• Book Corner

    The Turning Point—All the Truth is Out by Matt Bai »

    If the world of national politics can be said to occasionally resemble epic tragedy, then Gary Hart might be its Hamlet. Matt Bai, a former correspondent for the New York Times Magazine, has written a blow-by-blow account of Hart’s meteoric fall from grace, an event that not only ended one of the most promising public […]

    Judging a Book By The Cover »

    Do not judge a book by the cover. You have all heard this. Maybe even said it. I know I have. And yet…I did just that. I was browsing books from Summer 2014 Kids’ Indie Next List (a list of Independent Booksellers recommendations. Comes in Adult flavors too. You can pick up a copy in […]

    A Return to the Earth—Some Luck by Jane Smiley »

    Jane Smiley writes, in an enthusiastic preface to her new novel, Some Luck, that it is the first volume in a trilogy that chronicles the century-spanning history of an American family. Each chapter advances the story by a single year, often focusing upon a different member of the rapidly expanding Langdon clan. Beginning in 1920, […]

    Reading, Writing and History »

    I have always enjoyed reading and history. Therefore, combining the two has always been an obvious choice.  When I recently found some amazing gems that combine history and good reading in wonderful combinations. First we go to 1848 and The Ice Whale by Jean Craighead George. Here we meet a young Eskimo boy, Toozak. And […]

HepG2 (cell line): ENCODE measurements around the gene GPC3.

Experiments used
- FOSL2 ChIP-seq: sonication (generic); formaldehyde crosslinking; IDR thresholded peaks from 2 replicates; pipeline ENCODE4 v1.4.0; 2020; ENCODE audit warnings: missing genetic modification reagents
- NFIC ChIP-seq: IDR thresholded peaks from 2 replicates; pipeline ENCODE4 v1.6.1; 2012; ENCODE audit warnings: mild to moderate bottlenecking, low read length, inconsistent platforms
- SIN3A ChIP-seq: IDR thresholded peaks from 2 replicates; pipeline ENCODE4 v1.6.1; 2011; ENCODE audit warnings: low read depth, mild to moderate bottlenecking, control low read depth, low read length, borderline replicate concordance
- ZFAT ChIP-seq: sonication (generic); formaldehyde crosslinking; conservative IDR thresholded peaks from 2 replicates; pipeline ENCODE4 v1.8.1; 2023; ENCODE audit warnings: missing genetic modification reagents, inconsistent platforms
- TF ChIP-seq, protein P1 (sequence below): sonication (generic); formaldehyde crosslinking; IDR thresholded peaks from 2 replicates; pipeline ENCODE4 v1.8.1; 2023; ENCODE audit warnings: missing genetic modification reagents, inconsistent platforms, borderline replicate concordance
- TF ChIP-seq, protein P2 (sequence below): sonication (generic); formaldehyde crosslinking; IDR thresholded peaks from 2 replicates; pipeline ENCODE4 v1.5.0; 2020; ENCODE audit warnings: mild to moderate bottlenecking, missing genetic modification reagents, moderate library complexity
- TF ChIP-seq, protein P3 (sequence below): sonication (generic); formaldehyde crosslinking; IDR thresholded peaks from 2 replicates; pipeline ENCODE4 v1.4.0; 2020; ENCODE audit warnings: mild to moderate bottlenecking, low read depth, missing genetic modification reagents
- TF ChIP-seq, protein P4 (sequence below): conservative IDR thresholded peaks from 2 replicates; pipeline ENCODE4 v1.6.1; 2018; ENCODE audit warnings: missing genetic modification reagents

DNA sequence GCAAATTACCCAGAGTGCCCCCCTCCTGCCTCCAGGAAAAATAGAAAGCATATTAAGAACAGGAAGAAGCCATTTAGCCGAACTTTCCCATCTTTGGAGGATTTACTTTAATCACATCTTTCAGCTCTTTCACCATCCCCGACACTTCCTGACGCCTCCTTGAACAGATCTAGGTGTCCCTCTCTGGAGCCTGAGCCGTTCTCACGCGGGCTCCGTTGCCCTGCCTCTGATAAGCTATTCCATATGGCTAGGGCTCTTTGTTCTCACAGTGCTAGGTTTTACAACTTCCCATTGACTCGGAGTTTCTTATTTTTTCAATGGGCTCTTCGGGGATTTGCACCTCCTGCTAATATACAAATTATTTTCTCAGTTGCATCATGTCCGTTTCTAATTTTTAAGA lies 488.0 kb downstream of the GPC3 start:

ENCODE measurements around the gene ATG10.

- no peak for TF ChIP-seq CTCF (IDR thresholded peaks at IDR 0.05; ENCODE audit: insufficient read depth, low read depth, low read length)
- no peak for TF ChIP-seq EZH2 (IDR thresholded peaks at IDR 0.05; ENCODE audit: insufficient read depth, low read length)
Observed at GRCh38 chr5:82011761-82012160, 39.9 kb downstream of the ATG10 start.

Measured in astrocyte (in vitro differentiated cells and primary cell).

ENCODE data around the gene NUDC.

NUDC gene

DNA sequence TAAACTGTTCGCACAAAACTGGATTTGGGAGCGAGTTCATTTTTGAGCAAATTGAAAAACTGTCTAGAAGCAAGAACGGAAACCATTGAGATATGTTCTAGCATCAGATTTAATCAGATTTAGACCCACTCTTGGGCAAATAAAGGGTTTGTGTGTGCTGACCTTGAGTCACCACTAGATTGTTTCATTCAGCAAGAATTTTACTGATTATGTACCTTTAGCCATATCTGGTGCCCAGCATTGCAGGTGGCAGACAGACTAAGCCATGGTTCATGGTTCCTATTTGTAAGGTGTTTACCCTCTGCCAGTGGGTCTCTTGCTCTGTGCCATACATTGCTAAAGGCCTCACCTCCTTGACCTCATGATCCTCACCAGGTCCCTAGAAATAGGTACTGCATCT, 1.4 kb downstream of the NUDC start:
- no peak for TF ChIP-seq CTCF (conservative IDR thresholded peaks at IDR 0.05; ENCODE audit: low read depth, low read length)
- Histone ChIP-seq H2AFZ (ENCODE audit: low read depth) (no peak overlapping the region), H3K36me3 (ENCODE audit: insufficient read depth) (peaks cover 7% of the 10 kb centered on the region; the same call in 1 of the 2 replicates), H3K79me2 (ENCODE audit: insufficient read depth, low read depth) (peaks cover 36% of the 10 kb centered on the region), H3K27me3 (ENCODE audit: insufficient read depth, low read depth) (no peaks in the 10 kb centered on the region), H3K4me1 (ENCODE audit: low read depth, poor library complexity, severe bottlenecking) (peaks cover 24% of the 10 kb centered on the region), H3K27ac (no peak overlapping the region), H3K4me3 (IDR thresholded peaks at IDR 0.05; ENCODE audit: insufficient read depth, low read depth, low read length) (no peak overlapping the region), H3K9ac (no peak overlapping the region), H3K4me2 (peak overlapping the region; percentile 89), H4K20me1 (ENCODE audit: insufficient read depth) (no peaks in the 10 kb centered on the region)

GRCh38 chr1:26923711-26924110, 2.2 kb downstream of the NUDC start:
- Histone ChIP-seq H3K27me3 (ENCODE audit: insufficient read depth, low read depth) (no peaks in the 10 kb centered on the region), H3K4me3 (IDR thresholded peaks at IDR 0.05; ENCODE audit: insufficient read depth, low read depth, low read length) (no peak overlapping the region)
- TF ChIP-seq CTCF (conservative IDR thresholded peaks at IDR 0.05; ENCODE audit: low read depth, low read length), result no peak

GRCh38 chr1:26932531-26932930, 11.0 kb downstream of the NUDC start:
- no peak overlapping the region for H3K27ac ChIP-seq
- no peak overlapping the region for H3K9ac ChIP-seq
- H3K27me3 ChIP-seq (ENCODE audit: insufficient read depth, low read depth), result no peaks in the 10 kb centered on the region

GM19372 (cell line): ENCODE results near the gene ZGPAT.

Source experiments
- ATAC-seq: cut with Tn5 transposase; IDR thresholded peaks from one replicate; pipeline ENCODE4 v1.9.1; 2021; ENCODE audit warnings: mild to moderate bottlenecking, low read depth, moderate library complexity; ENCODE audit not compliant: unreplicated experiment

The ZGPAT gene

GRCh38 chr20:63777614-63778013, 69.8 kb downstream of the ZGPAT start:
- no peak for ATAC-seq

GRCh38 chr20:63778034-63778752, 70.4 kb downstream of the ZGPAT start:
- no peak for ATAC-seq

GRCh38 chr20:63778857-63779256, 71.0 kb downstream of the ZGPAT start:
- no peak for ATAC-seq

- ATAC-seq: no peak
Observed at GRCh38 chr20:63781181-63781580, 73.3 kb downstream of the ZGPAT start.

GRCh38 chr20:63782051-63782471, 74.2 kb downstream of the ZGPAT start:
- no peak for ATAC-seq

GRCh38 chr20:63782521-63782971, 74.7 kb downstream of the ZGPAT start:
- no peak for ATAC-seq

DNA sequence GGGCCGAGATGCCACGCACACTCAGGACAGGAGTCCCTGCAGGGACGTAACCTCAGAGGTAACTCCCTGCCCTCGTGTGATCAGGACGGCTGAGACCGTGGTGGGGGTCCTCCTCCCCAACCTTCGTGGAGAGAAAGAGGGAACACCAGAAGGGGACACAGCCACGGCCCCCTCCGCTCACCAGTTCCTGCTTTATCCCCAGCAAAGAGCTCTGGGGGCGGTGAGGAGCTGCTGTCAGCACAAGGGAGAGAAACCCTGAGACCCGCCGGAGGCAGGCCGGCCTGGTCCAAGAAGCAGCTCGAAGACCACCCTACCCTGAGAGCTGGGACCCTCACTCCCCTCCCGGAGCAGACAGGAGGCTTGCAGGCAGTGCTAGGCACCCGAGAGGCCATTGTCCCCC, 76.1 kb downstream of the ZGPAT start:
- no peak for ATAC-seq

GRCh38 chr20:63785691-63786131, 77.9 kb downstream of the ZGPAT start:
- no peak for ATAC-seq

The Terrible Eventuality – Lila, Marilynne Robinson »

    There comes, in every reader’s life, a sobering moment that is inevitable as death and taxes: A favorite author stumbles. Accordion Crimes did, after all, directly follow The Shipping News, even if we had just as soon just forgive and forget. Of course, it is completely unreasonable to assume that it won’t happen eventually to […]

    The Pilfered Painting—The Goldfinch – Donna Tartt »

    This review is going to be short and sweet. The book that is its subject is neither. That isn’t meant to be a criticism, even if I came away from The Goldfinch thinking it could have benefited somewhat from a touch of both. The final verdict was rendered in the case of Donna Tartt’s novel […]

    Call me Duke—John Wayne – The Life and Legend »

    I remember reading an article about Marilyn Monroe a while ago. After returning from a walk around the block of her Manhattan apartment with a friend, she noticed a group of photographers gathered around the entrance to the building. Monroe turned to her companion and said, “Want to see me be her?” In some ways, […]

    The Master of Congruity – Dying Every Day, Seneca at the Court of Nero »

    “There is much we should approve in him, much that we should even admire. Only take care in making your choice.” — Quintillian, reflecting upon Seneca’s legacy, circa 90 AD The downside of power in Rome during the first century is examined in vivid detail in James Romm’s Dying Every Day. Before reading it, the […]

    Fourth of July Creek—A World Closing In »

    There is an urgency about Fourth of July Creek that makes it very difficult to set aside. That is a very impressive accomplishment for a first novel. Smith Henderson’s new book is also rich in atmosphere, having a majestic and largely unspoiled area of the country to draw from, and it is filled with characters […]

    Blood Trails—Jack the Ripper, Forgotten Victims »

    In the 126 years that have passed since that dark autumn in London, one question has remained paramount. Who was the person called Jack the Ripper? But, there is another question that is just as vital to the complete story: How many victims did the killer ultimately claim? Did the terror really begin on the […]

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